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ECB may buy Irish bonds at end of bailout programme

The European Central Bank’s new bond-purchasing programme will see the bank lend to countries coming out of bailout programmes.

Image: Michael Probst/AP

IRELAND’S CHANCES of being able to successfully return to the commercial bond markets at the end of its EU-IMF bailout programme have been handed a boost by an ECB agreement to begin a new programme of buying bonds issued by bailed-out countries.

The new Outright Monetary Transactions (OMT) programme will apply to bonds Eurozone countries as they begin to emerge from a bailout programme.

ECB president Mario Draghi said the likes of Ireland and Portugal could have second-hand bonds bought directly by the ECB whenever they were “regaining market access”.

The programme, applying to bonds of three years or less, would mean that Ireland would still be likely to find buyers for its shorter-term second-hand bonds when the EU-IMF bailout funds run dry in the middle of next year.

Draghi said the new programme was part of the bank’s efforts to “safeguard the monetary policy transmission in all countries in the euro zone area”.

In a statement the ECB said the basic condition for national bonds being considered for the programme was “strict and effective conditionality attached to an appropriate EFSF/ESM programme”.

The purchase of bonds of individual countries would be considered “to the extent that they are warranted from a monetary policy perspective as long as programme conditionality is fully respected” – though each country would need to submit itself to strict oversight of its financial affairs.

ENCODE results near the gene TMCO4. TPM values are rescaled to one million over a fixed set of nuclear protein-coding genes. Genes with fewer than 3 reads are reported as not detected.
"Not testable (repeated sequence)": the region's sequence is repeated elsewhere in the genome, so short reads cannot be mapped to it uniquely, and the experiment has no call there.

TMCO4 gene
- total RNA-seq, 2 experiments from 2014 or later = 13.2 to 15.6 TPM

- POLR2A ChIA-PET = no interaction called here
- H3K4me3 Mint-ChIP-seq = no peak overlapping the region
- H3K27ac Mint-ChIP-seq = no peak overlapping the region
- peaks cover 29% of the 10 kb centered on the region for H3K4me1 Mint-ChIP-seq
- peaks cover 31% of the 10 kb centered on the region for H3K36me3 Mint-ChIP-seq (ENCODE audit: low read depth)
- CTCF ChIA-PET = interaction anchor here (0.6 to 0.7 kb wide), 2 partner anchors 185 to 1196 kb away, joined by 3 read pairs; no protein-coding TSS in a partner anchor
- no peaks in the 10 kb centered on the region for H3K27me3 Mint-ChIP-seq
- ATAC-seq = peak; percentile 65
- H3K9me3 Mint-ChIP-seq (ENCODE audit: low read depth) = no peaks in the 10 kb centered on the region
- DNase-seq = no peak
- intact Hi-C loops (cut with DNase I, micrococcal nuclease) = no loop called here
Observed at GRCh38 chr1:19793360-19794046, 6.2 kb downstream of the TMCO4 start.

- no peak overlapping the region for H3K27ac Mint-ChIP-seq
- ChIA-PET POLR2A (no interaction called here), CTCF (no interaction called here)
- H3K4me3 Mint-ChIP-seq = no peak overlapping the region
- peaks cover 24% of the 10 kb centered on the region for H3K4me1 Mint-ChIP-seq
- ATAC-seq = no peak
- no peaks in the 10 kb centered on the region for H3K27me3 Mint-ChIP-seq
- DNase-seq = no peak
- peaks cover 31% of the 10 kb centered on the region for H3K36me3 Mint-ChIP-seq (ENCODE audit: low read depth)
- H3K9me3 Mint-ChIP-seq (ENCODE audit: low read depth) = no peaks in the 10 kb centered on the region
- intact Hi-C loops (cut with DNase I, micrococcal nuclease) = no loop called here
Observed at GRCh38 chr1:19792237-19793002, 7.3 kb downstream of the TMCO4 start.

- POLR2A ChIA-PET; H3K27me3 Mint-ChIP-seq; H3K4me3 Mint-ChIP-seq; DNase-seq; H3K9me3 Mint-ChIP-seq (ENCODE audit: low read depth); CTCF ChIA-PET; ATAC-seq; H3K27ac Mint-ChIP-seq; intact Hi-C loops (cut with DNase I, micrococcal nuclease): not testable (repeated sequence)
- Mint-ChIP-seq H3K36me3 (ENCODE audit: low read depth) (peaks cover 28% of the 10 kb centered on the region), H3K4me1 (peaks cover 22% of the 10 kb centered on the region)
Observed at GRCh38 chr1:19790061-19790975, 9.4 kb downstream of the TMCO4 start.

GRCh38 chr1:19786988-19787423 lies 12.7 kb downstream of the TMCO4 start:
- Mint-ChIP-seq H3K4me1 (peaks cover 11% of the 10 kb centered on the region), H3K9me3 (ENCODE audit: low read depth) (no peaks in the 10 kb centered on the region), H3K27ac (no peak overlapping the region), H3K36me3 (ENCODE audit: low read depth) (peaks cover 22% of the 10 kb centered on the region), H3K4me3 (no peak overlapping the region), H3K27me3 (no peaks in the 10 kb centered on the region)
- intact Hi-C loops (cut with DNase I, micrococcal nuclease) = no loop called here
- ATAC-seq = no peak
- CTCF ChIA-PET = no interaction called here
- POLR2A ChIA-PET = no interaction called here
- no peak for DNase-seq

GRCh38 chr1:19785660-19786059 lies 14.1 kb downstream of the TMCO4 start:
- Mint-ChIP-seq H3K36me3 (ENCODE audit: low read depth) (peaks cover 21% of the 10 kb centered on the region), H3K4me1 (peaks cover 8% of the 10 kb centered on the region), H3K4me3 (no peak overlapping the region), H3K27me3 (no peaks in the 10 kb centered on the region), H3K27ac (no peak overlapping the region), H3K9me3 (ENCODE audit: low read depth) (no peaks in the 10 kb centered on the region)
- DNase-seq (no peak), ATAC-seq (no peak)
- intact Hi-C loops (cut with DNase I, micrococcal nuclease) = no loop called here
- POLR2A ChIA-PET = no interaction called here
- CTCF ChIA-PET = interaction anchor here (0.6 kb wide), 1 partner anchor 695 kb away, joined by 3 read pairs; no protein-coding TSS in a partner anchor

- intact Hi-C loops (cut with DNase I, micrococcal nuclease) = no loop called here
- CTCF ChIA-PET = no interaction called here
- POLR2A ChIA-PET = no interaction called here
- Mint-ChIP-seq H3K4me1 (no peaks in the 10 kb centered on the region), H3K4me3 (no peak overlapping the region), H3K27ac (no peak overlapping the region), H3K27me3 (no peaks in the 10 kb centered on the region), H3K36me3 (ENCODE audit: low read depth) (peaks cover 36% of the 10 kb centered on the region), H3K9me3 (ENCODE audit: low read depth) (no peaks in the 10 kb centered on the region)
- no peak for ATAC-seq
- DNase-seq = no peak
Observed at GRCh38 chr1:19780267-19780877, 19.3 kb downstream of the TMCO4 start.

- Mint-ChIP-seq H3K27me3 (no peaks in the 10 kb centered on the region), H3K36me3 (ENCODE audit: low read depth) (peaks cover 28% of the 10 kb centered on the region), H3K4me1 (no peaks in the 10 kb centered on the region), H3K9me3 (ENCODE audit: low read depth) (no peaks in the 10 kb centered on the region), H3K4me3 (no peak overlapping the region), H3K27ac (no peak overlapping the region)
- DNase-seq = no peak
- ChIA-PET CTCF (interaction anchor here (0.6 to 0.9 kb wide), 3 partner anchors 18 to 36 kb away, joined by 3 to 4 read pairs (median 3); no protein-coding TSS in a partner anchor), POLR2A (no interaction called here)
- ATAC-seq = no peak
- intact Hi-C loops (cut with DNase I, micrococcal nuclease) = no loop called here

It added that there would be no financial limit to the size of its purchases, and that it would publish weekly updates of the amount it had spent on the programme – including monthly updates on how much it had spent on bonds of individual countries.

In an important move, the bank said the bonds it bought would not be subject to preferred creditor status – meaning that in the event of a country not being able to pay back the amount it borrowed, the ECB would not be in a legal position to muscle out other creditors.

This is unlike cash lent by the EU and IMF under the current bailout programmes, which is ‘preferred’ and would be the first monies repaid if Ireland was to find itself without enough cash to repay its debts as they fell due.

Earlier, Draghi said the ECB  expected only a very gradual economic recovery within the eurozone, expecting economic growth in the 17-member bloc to increase only by between 0.2 and 0.6 per cent.

He also added that there was “no news” to report on the prospect of a deal revising Ireland’s banking debt burden.

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Gavan Reilly

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